The city of New Orleans is trying to become a modern American city. But it also works to preserve its unique heritage as well.
The latest example of this is with the bike share competition. The city is trying to find a vendor to setup a city-wide bike share program. The details and criteria of the competition though appears to a balance between bring in all the hipster friendly features of a modern city while ensuring lots of graft opportunities for city officials and politically favored contractors.
The Times-Picayune today had the details of the first-round of bidding. Out of 7 companies that bid, 4 were rejected for various reasons.
A selection committee on Wednesday (Jun 29) tossed four of the seven proposals it received. The remaining three will have to fill out a standardized form outlining their plans and budgets, then compete through in-person interviews later this summer.
Two companies, Pelican New Orleans and Shift Transit, were rejected immediately for failing to provide a plan to partner with minority- or women-owned businesses as part of the city’s so-called “disadvantaged business enterprise” program — a requirement outlined in the city’s request for proposals.
The “disadvantaged business enterprise” program is a program that tends to benefit politically connected firms. It has also been a cesspool of corruption.
The committee eliminated P3GM of New York for planning to cluster bike stations around the lakefront universities and the French Quarter, but nowhere in between. Members also faulted its bicycle design, which would display ads on sweeping wing-like banners on each side of each bike.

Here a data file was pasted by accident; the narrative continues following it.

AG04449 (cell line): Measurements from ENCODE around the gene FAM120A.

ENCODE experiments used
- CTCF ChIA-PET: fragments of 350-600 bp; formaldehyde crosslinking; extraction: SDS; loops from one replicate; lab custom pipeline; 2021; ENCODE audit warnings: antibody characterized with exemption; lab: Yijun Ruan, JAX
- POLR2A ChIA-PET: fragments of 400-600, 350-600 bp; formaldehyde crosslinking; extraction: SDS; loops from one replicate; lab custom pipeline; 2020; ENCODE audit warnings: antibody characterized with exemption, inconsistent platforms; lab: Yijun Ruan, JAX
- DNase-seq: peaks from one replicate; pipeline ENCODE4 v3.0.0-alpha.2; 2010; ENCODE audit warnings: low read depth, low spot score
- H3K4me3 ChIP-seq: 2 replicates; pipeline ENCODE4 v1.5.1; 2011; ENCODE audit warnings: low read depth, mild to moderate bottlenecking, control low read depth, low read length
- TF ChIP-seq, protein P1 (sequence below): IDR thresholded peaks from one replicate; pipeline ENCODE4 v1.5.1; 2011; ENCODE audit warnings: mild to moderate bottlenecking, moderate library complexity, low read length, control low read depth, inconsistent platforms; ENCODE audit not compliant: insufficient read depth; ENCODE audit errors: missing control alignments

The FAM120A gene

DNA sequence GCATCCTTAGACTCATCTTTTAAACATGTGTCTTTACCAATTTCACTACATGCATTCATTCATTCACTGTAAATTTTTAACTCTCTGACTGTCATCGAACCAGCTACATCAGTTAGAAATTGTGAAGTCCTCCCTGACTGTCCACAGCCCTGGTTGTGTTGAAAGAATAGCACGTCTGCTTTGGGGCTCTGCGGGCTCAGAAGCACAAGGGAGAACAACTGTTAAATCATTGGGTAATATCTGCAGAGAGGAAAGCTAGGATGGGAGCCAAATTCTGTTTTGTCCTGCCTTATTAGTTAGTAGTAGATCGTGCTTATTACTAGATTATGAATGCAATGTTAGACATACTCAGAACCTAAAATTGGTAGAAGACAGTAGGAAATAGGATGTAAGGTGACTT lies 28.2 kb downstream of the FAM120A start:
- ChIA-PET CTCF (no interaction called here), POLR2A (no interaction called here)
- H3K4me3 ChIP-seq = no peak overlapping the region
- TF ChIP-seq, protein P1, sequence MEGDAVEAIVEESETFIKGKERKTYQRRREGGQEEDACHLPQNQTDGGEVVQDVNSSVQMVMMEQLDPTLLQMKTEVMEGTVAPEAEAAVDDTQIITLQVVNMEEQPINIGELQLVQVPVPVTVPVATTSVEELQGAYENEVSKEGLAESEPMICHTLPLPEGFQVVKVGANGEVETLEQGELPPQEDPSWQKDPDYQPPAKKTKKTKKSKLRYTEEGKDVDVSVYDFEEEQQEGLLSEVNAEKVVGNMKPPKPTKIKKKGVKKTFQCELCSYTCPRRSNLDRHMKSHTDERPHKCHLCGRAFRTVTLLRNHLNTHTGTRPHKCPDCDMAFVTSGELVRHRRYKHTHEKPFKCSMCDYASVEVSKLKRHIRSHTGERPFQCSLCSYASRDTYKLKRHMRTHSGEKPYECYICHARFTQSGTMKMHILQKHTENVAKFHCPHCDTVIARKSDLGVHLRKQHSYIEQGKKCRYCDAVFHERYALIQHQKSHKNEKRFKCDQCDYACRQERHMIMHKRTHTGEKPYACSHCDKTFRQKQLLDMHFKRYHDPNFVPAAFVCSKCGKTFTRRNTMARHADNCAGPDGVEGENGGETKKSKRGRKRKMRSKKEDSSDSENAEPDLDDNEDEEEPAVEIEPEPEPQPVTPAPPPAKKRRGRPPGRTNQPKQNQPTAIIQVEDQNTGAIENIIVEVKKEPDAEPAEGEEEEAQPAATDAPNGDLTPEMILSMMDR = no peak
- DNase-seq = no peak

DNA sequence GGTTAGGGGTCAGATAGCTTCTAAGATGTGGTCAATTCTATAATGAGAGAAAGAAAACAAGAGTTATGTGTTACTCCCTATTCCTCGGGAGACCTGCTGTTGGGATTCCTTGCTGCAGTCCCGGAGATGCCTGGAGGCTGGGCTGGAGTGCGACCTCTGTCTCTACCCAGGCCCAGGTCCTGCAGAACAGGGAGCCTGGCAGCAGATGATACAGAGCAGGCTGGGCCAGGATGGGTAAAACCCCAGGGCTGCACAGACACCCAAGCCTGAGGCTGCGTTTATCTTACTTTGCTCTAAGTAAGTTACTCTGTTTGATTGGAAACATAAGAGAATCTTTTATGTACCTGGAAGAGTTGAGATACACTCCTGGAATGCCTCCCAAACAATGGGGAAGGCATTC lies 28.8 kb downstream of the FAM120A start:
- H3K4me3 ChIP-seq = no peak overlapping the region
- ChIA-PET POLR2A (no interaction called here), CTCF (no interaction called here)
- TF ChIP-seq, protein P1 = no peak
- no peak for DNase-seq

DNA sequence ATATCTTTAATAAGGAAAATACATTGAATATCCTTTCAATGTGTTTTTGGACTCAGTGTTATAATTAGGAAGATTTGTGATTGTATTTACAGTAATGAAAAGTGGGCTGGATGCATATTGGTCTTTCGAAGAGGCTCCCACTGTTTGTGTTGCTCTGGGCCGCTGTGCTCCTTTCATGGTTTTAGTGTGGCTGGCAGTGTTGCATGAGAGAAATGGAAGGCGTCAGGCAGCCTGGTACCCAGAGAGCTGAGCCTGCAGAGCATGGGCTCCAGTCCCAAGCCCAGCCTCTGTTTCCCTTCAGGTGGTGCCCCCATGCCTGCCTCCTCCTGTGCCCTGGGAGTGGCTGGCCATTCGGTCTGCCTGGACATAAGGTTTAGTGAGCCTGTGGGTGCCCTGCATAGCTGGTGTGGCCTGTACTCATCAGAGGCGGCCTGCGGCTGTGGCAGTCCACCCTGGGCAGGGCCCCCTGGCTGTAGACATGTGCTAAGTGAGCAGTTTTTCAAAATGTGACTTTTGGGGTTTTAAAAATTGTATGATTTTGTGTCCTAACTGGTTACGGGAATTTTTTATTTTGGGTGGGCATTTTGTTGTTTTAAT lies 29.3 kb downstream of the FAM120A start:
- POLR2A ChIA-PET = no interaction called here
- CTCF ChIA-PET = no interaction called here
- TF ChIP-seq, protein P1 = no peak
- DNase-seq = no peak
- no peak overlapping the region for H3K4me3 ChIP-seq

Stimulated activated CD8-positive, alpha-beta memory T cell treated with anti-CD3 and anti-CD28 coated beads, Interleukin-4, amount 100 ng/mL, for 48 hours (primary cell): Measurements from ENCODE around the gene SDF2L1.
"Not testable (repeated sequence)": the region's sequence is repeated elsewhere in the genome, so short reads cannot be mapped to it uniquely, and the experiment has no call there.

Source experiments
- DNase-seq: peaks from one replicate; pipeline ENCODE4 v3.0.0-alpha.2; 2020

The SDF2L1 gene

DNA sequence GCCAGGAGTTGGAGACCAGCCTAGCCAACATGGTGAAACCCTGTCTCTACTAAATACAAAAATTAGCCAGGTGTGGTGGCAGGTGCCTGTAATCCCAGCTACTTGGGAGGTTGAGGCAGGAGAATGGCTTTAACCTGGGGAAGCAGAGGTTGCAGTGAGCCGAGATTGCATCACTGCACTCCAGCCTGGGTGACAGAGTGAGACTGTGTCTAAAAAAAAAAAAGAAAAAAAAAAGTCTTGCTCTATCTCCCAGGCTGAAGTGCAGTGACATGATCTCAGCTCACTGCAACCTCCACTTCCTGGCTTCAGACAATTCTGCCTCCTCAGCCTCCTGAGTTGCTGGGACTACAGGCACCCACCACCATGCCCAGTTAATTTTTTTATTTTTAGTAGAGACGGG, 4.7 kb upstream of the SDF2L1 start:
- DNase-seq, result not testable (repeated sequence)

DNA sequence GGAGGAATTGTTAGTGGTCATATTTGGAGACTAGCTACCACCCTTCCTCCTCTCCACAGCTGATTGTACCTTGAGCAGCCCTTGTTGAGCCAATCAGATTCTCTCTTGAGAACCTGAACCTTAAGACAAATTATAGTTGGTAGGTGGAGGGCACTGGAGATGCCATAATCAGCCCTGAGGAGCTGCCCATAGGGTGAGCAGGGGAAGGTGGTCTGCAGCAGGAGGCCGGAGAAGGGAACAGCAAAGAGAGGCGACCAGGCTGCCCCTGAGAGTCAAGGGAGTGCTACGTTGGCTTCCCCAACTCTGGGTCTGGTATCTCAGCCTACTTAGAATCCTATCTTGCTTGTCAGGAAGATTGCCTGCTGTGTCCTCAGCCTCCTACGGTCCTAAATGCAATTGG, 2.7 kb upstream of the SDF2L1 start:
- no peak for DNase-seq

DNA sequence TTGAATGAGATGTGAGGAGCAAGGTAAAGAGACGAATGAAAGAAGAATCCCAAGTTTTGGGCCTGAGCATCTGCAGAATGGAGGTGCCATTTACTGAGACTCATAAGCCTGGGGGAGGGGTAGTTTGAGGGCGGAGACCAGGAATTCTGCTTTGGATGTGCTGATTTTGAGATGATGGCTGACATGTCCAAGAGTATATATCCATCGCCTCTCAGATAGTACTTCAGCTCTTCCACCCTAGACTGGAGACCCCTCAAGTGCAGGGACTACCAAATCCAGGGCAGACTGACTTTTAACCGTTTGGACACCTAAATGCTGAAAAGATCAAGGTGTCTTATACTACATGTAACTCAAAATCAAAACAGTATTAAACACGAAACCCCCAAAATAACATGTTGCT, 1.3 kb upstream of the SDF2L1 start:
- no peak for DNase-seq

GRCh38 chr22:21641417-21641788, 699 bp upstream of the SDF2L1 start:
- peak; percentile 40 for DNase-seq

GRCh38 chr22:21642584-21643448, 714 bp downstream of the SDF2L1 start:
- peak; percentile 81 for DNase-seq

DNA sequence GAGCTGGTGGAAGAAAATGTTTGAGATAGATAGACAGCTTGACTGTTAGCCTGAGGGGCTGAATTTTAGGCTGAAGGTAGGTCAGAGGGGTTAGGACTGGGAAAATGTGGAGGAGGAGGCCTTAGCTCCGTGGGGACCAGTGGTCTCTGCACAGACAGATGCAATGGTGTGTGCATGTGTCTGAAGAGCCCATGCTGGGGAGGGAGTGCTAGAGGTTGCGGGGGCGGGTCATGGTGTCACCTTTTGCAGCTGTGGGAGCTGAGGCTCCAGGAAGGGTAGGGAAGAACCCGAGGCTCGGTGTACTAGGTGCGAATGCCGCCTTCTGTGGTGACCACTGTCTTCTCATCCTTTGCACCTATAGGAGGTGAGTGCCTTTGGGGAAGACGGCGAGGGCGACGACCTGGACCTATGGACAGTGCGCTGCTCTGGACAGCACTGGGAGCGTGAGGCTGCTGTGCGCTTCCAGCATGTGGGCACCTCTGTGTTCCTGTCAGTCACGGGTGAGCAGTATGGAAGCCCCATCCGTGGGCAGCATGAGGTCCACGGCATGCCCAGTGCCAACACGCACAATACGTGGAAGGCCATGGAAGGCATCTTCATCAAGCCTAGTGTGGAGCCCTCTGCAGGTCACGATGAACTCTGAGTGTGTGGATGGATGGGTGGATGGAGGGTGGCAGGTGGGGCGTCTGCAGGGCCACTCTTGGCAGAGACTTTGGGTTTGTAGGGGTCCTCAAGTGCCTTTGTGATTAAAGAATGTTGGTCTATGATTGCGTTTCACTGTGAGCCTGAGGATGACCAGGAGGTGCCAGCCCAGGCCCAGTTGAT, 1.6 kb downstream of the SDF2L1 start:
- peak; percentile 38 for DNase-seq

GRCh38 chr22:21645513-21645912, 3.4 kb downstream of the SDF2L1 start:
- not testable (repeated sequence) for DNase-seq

A fourth proposal from the Canadian company Bewegen got the axe for inexperience — it was founded in 2013 — and a plan that wasn’t tailored to the city’s landscape, culture and economic situation.
“I did not find there to be a huge connection to New Orleans,” said committee member Jeff Hebert, the city’s chief resilience officer.
BCycle from Wisconsin, Cyclehop from Santa Monica and Miami Beach and Social Bicycles from Brooklyn, N.Y., will move on to a second round. But their proposals, too, left open questions about their finances, commitment to balancing tourists with resident customers and what risks City Hall may face once a program is up and running.
The advent of a bike share system in the Crescent City has been met with excitement among transportation advocates who see it as improving affordable transportation options in an impoverished city. Mayor Mitch Landrieu’s administration and the Regional Planning Commission spent three years studying a program’s feasibility before asking for proposals in April.
What the city is trying to is instead of concentrating this program in Uptown, Lakeview, Lakefront, and the French Quarter; they’re trying to build it out city-wide. It’s insanity. Why would a poor person spend around $90 a year, which is what it costs in most cities, to rent a bike when they can buy a used one for much cheaper?
If the city of New Orleans wanted to have a responsible bike share program, it would work on focusing on those four areas. The people who use it in most cities are hipsters, college students, tourists, and young people. The ghetto won’t be able to afford it, no matter how many tourists are subsidizing it.
Instead what the city will have a dysfunctional, corrupt bike share program that will go bankrupt within a decade. But we’ll find that plenty of city contractors and officials made money off of the program anyway.